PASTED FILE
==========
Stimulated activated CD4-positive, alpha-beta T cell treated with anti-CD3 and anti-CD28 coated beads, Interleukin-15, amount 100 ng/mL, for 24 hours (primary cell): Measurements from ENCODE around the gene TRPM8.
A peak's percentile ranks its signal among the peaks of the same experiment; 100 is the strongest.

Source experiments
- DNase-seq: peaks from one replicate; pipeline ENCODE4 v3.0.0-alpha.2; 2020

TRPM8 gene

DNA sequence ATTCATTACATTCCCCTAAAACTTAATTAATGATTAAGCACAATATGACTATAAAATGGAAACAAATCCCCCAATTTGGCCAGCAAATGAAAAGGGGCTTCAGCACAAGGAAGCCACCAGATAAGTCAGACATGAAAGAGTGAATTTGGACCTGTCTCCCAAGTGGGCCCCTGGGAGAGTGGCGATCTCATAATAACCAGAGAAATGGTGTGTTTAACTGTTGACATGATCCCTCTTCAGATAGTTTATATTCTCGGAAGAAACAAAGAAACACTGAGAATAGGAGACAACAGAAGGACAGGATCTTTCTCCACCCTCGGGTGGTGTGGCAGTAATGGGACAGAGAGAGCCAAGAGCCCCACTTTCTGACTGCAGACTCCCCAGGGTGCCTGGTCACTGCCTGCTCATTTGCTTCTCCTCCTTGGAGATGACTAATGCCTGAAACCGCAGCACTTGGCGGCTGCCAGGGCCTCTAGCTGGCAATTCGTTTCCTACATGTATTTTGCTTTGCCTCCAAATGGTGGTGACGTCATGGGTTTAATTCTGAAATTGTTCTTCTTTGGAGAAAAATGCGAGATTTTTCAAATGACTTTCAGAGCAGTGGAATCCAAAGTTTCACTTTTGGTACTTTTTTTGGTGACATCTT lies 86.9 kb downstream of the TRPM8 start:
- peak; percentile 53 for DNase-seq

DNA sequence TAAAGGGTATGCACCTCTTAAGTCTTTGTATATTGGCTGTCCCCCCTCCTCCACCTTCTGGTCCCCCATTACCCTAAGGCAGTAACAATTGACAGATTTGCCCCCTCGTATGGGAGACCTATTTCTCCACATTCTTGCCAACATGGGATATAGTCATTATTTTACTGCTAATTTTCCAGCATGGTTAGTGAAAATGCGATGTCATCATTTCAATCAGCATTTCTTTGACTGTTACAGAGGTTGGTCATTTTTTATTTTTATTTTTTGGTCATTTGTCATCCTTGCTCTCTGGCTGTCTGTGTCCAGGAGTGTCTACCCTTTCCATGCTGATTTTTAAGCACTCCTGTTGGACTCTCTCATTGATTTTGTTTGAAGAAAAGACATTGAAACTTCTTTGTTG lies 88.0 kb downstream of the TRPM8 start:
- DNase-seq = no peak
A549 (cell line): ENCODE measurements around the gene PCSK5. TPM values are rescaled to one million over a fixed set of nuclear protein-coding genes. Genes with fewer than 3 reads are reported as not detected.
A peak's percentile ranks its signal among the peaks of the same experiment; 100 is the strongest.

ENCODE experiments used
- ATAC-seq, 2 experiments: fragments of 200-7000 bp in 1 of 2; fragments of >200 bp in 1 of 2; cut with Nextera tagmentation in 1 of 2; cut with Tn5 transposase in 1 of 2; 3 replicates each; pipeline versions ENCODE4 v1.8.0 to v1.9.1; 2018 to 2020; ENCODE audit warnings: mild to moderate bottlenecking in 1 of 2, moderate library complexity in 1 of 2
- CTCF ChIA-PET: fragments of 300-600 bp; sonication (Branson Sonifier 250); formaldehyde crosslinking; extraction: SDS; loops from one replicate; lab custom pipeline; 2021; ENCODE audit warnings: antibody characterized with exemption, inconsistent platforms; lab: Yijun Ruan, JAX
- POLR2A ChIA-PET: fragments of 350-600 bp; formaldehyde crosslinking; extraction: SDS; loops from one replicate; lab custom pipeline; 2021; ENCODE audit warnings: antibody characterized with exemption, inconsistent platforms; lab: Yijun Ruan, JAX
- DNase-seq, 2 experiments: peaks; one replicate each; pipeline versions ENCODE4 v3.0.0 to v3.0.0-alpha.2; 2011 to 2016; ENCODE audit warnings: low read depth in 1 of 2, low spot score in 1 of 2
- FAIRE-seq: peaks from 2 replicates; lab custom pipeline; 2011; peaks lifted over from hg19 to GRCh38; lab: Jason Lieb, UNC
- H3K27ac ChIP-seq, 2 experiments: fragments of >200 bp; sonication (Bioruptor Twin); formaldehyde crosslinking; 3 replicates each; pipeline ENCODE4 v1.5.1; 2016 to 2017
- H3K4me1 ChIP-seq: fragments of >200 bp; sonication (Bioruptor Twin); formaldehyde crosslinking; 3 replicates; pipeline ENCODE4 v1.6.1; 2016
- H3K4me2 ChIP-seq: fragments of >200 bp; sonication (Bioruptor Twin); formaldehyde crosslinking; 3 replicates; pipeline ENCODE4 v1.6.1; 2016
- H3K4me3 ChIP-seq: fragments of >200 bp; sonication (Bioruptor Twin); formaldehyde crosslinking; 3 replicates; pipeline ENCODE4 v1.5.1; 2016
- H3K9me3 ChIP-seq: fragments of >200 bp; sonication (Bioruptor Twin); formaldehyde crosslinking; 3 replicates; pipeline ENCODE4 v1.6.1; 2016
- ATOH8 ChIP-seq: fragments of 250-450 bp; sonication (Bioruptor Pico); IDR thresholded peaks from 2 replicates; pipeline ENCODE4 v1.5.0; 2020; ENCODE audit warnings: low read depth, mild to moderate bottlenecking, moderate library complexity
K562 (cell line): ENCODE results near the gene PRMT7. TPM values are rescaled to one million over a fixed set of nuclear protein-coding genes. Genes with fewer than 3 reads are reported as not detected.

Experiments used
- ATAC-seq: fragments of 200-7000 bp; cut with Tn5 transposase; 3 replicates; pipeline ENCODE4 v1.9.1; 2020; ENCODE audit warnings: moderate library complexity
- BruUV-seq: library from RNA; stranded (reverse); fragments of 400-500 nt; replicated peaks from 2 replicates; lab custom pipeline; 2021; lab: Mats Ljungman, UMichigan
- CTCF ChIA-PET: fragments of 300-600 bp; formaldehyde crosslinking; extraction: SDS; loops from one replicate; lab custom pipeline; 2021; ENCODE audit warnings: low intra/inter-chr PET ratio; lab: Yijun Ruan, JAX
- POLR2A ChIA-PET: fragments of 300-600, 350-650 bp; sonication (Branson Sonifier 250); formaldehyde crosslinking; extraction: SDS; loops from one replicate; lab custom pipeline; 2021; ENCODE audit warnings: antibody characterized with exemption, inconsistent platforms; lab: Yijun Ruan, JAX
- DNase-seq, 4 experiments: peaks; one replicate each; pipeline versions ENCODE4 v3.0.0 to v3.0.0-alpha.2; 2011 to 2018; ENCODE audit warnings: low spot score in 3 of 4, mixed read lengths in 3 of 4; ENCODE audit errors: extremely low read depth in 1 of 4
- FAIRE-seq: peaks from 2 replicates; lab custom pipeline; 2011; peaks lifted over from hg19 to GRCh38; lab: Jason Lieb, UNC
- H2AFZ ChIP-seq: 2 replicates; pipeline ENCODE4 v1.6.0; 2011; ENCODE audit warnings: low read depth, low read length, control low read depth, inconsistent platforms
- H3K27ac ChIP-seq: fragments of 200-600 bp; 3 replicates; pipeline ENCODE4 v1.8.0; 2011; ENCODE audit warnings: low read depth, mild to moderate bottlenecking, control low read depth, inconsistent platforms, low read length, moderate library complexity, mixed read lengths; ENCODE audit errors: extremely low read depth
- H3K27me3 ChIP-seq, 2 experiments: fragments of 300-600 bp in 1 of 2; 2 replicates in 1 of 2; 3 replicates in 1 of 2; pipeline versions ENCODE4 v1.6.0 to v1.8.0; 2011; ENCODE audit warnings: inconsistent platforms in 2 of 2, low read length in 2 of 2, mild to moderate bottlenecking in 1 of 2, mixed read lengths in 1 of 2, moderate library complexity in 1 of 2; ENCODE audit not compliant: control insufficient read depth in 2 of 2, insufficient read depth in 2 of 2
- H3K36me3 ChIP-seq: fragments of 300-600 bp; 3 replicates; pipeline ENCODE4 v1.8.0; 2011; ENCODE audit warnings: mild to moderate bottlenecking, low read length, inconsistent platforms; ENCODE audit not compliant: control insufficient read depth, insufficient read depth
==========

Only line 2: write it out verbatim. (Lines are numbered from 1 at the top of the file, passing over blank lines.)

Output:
A peak's percentile ranks its signal among the peaks of the same experiment; 100 is the strongest.